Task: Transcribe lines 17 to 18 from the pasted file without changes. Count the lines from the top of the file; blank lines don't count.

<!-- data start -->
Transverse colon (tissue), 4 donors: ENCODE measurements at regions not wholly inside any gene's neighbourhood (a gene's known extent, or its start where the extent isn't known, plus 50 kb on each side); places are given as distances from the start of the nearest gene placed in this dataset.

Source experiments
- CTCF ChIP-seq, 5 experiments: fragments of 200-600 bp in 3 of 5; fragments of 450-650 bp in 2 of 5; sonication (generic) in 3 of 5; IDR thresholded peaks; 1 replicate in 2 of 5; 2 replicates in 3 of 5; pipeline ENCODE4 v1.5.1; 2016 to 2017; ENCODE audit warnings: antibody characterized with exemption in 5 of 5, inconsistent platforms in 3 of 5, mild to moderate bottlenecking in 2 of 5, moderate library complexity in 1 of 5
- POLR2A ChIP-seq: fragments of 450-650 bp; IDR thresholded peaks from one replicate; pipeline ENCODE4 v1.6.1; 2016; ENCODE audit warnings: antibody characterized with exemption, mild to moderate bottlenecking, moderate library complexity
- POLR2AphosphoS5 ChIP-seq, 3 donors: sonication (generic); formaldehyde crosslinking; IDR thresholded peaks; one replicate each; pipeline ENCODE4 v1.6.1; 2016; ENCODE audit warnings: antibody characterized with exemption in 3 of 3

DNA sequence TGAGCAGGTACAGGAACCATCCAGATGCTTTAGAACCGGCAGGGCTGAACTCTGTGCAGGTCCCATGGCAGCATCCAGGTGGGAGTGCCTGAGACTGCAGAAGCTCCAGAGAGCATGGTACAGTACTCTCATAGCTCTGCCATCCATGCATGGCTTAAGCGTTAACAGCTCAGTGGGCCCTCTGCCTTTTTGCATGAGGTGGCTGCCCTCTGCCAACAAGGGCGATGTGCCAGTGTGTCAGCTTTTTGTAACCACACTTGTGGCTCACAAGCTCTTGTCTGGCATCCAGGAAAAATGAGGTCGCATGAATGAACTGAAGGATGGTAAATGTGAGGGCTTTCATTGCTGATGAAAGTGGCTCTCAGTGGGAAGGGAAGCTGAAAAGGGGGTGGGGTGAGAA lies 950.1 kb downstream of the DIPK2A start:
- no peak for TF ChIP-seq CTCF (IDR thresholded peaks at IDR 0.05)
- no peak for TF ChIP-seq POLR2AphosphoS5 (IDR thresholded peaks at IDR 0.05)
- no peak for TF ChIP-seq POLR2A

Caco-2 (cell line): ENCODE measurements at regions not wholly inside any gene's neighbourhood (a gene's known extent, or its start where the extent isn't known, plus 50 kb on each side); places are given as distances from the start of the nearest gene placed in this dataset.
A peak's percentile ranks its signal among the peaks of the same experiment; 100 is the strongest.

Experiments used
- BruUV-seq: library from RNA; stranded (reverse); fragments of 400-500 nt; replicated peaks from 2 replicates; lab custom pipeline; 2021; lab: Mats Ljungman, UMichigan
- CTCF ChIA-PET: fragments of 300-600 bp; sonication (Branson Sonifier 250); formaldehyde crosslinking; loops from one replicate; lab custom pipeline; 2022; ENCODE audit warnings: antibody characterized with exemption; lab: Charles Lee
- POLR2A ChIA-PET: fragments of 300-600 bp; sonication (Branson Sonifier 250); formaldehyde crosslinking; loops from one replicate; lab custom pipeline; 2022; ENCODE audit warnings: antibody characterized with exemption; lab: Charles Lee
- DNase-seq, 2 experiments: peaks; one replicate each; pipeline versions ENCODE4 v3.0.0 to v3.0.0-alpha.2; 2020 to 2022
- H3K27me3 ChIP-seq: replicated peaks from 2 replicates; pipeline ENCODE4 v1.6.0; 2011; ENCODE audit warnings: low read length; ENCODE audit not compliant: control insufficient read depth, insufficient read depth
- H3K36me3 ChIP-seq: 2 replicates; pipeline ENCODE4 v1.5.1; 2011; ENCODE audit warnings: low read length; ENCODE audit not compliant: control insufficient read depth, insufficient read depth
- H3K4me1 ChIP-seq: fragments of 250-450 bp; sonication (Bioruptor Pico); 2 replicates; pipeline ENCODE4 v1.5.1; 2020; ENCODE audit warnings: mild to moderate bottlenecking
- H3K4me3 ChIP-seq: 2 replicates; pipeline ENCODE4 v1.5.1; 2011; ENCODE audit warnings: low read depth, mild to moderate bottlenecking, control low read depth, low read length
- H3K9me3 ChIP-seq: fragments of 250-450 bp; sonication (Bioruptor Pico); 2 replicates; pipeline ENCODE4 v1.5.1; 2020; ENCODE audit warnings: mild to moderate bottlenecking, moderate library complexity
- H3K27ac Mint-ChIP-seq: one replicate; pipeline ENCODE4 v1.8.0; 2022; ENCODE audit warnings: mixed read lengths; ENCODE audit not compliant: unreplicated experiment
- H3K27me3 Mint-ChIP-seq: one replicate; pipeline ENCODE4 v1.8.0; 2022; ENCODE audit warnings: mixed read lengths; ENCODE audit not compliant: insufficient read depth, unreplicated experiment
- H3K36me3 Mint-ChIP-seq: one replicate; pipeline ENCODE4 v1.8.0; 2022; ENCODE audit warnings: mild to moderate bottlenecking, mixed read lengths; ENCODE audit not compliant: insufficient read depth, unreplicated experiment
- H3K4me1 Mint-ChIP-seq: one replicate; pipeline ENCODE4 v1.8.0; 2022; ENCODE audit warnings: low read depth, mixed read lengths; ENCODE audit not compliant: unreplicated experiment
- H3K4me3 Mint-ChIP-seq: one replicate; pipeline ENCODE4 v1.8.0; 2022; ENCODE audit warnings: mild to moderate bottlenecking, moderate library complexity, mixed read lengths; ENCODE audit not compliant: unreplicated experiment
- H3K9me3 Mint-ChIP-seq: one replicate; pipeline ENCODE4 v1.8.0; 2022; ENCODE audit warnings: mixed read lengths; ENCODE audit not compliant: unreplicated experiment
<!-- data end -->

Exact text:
- H3K27me3 ChIP-seq: replicated peaks from 2 replicates; pipeline ENCODE4 v1.6.0; 2011; ENCODE audit warnings: low read length; ENCODE audit not compliant: control insufficient read depth, insufficient read depth
- H3K36me3 ChIP-seq: 2 replicates; pipeline ENCODE4 v1.5.1; 2011; ENCODE audit warnings: low read length; ENCODE audit not compliant: control insufficient read depth, insufficient read depth